7/26/12

Nach's Notes: Jason Bay Exclusive

3 comments
The demise of Jason Bay has really puzzled me. He was never linked to steroids, was always a solid hitter and had wonderful power. He is a small dude, not your average muscle bound power hitter who does curls and benches until he can't move his arms. So, what is wrong with Jason Bay? He's tinkered with his mechanics to no end, probably isn't comfortable in the batters box and has run into one too many walls in his Met Days. Has Jason Bay slowed down as he has aged? Is his bat speed diminished? All are good arguments which most certainly could pertain to the struggles of Jason Bay.

I have long studied, analyzed and debated the art of hitting. I am no expert but do like to discuss my two cents in regards to hitting. In reviewing current and past videos of Jason, I came to two conclusions based on video analysis ALONE: He was in more of an athletic position while hitting with the Bucs and Sox and he was MUCH earlier in his load/timing mechanism.

Style and technique are two completely different aspects of hitting. Style is what a hitter does pre-swing. Its the incredibly open stance that Tony Batista would use, or the awkward stance of Craig Counsell. Technique is what hitters use to get into a good hitting position, get their foot down, blast their hips, have their hands follow and hopefully make solid contact. If you look at virtually every major leaguer, their technique is the same but their STYLE is what sets different hitters apart.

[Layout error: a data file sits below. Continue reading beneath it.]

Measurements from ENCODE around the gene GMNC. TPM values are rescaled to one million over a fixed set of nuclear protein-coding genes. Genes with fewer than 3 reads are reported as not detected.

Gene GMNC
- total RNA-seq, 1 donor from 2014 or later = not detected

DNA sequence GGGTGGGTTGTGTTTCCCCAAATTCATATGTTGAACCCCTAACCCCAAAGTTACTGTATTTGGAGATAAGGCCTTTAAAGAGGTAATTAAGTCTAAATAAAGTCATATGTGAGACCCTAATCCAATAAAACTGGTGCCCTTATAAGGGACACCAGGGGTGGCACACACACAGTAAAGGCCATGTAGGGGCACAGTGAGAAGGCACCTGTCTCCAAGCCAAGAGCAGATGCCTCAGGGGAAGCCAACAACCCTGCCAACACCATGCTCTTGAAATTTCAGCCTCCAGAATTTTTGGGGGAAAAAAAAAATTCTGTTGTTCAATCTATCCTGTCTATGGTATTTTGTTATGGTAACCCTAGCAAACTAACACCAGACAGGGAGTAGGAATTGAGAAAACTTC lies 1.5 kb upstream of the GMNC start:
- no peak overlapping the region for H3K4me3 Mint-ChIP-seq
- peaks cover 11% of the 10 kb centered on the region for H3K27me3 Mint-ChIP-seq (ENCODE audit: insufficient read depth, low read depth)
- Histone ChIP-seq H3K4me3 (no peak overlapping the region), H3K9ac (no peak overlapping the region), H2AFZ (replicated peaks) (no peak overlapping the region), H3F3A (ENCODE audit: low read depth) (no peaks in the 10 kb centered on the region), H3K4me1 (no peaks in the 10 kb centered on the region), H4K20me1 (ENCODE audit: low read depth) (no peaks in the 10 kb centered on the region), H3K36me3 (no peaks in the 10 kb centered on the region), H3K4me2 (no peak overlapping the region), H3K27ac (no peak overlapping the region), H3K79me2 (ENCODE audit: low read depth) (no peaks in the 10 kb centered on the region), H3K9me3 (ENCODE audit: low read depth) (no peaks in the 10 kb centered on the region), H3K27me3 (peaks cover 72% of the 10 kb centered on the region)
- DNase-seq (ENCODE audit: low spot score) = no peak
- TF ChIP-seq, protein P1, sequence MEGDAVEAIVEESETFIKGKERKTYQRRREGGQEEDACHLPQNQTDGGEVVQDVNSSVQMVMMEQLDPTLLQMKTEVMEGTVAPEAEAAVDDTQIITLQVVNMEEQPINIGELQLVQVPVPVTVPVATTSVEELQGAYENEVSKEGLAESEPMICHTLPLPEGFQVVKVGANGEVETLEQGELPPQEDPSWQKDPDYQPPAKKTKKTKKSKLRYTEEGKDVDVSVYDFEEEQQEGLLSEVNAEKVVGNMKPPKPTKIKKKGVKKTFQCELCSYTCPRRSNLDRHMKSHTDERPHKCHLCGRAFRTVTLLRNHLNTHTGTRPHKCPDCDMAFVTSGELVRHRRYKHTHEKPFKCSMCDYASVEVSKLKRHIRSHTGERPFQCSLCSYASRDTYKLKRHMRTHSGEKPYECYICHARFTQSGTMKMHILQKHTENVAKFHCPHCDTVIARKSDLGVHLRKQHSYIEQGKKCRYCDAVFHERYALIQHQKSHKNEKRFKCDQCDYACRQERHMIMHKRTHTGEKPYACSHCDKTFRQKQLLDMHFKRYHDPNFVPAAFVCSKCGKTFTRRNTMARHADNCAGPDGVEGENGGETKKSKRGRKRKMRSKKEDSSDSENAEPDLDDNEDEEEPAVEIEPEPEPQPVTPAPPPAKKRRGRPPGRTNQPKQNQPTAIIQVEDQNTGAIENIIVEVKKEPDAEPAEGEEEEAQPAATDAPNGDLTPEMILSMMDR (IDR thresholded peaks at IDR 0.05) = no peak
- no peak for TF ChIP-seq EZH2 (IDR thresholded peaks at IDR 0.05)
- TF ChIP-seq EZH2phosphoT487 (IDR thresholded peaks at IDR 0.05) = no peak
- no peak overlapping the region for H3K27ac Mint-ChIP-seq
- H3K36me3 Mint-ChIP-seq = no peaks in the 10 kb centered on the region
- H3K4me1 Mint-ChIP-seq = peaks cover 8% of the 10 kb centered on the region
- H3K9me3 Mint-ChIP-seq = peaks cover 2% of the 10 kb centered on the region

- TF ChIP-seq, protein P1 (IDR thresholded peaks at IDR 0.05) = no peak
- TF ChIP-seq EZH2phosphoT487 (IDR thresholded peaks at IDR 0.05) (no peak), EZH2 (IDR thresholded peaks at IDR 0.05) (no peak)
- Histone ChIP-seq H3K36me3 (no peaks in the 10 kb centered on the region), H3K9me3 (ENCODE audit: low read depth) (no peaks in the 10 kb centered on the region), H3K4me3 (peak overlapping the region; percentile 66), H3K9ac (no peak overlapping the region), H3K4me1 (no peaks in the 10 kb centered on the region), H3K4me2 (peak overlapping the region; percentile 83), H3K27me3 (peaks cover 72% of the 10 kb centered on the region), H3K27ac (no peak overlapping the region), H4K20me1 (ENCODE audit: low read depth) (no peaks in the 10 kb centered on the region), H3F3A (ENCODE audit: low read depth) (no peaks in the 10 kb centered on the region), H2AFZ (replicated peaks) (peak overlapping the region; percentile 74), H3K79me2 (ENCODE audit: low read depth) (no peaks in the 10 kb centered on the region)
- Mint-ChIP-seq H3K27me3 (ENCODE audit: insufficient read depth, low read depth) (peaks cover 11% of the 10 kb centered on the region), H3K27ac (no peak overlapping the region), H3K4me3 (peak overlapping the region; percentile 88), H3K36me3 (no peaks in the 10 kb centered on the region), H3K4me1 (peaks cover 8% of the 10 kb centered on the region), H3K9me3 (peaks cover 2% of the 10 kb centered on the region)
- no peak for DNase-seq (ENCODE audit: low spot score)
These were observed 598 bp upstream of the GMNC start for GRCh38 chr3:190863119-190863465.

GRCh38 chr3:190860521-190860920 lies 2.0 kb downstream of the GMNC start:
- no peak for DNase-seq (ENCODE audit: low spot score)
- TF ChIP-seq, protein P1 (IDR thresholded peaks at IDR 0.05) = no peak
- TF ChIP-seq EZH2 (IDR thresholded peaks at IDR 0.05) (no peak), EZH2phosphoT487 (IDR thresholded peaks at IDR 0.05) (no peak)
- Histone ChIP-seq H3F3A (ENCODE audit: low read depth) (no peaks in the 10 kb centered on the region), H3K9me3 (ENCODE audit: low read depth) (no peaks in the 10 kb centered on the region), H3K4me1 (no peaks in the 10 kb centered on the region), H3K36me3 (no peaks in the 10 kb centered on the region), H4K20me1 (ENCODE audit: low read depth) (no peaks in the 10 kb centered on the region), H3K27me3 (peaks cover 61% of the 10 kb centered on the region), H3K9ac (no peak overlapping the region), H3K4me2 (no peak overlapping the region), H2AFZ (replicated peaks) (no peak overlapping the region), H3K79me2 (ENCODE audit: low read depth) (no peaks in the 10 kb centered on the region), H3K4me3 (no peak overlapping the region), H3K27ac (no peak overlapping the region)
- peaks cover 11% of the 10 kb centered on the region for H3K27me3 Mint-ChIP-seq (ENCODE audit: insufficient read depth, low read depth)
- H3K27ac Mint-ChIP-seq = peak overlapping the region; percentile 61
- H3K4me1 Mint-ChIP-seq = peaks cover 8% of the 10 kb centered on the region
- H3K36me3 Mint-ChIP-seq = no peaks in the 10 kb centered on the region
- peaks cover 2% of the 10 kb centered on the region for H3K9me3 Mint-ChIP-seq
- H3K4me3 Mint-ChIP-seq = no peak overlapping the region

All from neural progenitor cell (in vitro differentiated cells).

Lets take a look at Jason Bay, facing a virtually the same in both screens 91-92 mph fastball. 

As you can see, in the below photo of Bay with the Bucs, he is in a nice, athletic position where his weight is centered. He looks very relaxed and is slightly open. His front knee is slight turned in as he uses that to begin his load and have VERY little movement. He looks very athletic and just gives the appearance that he can catch up to a 95 mile an hour fast ball thigh high.
In the top picture as a Met, Bay is more upright, in a less athletic position and looks very stiff. He is still slightly open however, his front knee is pointed more outward, thus more movements that Bay needs to make to be in a hitting position. To compare, a hitter in baseball must be in position where they are in an athletic position throughout the hitting process. To relate, when playing defense in basketball, a defender must maintain equal weight distribution, bend his or her knees and maintain an athletic position. Bay clearly has lost his athleticism at the plate thus making an already difficult task, that much MORE difficult. He is already putting himself at a big disadvantage by scrapping his athletic stance.